This knowledge session is about the journey I have made in recent years with management and the teams at Rabobank, about 'contracting' the assignment, about Agile and self-organization and the (my) changing role. The knowledge session takes place at the Watson & Associates office in Moordrecht on Friday, November 29 from 10.00h to 14.00h. Participation is free and a sandwich lunch is provided. Let us know if you are coming!
Just as with any existing organization, Rabobank has to deal with the adaptation paradox, the fact that organizations are more likely to survive the more they adapt to be more proactive, but also that social systems are naturally strive for balance and stability, something that actually hinders the development of adaptability and learning capacity. This knowledge session is mainly about this changing balance.
When, in 2016, Rabobank consciously opted for self-organization, more ownership and responsibility among employees, this required a different role for (remaining) management. After all, all the implicit clarity offered by a hierarchical structure had to be replaced by explicit new flexible structures and processes and roles that regulate decision-making and many other matters that previously belonged to (team) management.
Rabobank also opted for self-organization because, among other things, it can be a powerful means to motivate professionals intrinsically and to be able to respond effectively to what is being asked from outside by customers and other interested parties. Employees are given more and more room to set their own priorities, consult and collaborate, within the framework of the organizational goals, based on a structured process.
Healthy teams are the building blocks of this, teams that are able to give meaning to their role and are discussion partners for other (management) teams. Teams provide the context for acquiring new norms and principles and translating them into appropriate behavior. This by creating situations in which team members are, as it were, tempted to behave in new ways.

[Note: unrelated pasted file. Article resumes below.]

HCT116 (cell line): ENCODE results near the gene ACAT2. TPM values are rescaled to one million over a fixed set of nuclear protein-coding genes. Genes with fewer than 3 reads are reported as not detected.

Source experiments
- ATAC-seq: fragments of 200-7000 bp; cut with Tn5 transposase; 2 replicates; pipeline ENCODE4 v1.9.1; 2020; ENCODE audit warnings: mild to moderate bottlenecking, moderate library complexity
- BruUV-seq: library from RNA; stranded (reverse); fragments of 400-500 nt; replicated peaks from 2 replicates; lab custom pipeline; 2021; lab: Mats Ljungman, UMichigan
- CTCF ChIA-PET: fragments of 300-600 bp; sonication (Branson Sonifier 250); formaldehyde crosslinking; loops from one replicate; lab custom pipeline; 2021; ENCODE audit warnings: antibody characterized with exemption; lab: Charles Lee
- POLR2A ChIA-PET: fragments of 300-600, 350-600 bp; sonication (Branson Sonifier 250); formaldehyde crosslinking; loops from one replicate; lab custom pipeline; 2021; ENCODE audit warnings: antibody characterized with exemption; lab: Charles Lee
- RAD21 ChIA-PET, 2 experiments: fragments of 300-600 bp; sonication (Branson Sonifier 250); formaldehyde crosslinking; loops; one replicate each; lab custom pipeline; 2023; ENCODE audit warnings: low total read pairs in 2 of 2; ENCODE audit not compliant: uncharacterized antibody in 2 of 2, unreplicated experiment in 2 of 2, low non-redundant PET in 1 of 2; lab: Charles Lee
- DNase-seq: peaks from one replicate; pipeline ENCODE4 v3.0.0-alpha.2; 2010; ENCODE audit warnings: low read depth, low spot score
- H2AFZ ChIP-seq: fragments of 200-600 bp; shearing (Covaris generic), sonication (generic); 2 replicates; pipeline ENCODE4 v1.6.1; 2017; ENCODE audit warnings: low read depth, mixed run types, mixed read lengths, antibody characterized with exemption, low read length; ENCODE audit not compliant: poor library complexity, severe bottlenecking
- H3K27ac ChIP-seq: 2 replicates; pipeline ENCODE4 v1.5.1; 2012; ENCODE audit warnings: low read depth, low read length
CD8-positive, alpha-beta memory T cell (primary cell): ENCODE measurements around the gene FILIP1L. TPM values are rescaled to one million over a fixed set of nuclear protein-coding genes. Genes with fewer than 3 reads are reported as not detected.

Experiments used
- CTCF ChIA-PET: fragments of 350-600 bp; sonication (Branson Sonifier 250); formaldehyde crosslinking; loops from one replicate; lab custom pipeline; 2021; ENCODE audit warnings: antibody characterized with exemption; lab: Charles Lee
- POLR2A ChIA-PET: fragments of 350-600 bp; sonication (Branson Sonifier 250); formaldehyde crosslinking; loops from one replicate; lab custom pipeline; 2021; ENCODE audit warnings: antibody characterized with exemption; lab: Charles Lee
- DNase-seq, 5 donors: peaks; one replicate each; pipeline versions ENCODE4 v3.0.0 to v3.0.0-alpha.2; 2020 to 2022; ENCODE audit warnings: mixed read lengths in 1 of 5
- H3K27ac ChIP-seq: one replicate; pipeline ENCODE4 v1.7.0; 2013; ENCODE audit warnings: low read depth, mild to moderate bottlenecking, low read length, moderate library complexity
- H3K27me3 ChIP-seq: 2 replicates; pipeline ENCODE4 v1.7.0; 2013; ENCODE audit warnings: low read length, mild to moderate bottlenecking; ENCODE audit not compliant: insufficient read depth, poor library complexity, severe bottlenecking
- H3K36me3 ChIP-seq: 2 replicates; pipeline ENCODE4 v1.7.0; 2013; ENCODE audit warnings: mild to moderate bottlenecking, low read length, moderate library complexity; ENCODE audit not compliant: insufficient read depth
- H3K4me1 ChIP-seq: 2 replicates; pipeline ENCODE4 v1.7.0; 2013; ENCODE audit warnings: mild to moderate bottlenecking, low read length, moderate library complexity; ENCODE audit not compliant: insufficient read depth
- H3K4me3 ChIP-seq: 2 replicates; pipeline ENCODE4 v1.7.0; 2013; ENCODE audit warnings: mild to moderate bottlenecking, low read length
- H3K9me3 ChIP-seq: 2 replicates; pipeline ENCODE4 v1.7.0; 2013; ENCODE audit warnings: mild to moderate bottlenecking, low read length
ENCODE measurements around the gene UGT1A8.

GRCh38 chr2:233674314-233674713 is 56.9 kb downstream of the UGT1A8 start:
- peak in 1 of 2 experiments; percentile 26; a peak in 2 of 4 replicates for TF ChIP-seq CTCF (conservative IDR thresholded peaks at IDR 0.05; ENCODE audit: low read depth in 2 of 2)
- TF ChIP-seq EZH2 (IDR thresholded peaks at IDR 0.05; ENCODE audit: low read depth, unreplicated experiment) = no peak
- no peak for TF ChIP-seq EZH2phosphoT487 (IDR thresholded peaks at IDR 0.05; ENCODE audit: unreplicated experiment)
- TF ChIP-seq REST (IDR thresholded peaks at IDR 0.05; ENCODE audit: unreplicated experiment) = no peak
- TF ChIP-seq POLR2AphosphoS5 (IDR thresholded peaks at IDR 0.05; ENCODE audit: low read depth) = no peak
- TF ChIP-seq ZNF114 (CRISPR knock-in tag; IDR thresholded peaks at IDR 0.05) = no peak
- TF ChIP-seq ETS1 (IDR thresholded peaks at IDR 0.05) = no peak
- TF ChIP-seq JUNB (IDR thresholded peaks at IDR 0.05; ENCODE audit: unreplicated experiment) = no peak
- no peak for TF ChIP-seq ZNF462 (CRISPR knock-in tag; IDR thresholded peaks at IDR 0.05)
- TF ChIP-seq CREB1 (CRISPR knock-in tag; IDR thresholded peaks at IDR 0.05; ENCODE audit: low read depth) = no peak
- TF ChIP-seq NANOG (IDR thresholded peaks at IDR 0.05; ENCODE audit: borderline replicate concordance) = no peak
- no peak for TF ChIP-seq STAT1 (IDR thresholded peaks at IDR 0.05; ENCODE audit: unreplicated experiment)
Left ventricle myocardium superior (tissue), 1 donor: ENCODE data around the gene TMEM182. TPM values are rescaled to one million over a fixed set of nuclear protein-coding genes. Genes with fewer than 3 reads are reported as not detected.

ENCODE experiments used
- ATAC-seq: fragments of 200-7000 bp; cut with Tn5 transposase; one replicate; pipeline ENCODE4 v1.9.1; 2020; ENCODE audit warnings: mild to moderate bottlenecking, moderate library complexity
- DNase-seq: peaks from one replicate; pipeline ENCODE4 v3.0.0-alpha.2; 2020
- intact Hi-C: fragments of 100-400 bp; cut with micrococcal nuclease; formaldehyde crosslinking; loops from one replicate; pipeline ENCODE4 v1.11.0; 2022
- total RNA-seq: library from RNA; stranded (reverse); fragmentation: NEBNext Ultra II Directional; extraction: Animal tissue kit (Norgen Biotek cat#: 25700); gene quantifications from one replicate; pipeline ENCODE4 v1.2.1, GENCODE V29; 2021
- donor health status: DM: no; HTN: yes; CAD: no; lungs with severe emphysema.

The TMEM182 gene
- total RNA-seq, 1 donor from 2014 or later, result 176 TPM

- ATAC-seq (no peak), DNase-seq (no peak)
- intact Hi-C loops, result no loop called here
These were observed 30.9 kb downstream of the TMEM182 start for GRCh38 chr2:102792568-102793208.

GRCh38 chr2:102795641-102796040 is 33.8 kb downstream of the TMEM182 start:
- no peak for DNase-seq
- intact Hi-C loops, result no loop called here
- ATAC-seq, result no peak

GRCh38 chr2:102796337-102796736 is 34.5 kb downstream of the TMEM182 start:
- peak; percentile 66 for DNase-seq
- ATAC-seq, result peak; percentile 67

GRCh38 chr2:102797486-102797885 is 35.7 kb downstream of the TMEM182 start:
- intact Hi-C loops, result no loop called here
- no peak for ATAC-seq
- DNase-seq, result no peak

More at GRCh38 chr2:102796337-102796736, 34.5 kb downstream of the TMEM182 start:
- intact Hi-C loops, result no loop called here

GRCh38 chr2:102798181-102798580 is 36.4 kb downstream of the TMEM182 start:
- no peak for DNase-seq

But since most employees do not yet have experience with self-organization, this requires the organization to provide clarity, direction, guidance and trust. More ownership, responsibility and initiative do not happen automatically, that must be well organized, however strange that may sound in this context. And, there is no 'jacket that fits everyone', teams follow different paths and therefore need customized support.
This Customization and clarity go hand in hand when jointly appropriate frameworks are determined, which are safe enough to provide bedding for movement and development. The aforementioned balance is constantly sought in this process.
In line with the factors that stimulate intrinsic motivation, these frameworks may include:
- Meaningful contribution & results, what clear result agreements are there with regard to the process of self-organization and the content of the work, and how will the team show how well they are doing?
- Appropriate autonomy & division of labor, what roles (purpose, responsibilities and activities) are there and what is the process for delegating responsibility. Which (Agile) method is applied and what are the requirements from quality control and prioritization.
- Growing competences & development, which (new) competencies are required from individuals and the team and how does development take place here?
- Valuable connections & ownership, which norms and values ensure that real teams are formed in which employees get the best out of themselves and their colleagues and that this team formation is given priority.
In the first instance, teams need a manager who is literally and figuratively present. That sense sets goals for the activities within the organization, which encourages the expansion of the appropriate autonomy, that encourages growth in (new) competencies, that works with the team on valuable connections and that does so mainly through positive examples visible. The development of this new (serving) leadership style requires in the first instance recognition of the dysfunctional effect of the old ('command and control') leadership style on the new desired situation. When old beliefs give way to new ones, new behaviors can be worked on, creating step by step an environment in which teams and employees can be successful.
Roald Droog, Transition Coach Rabobank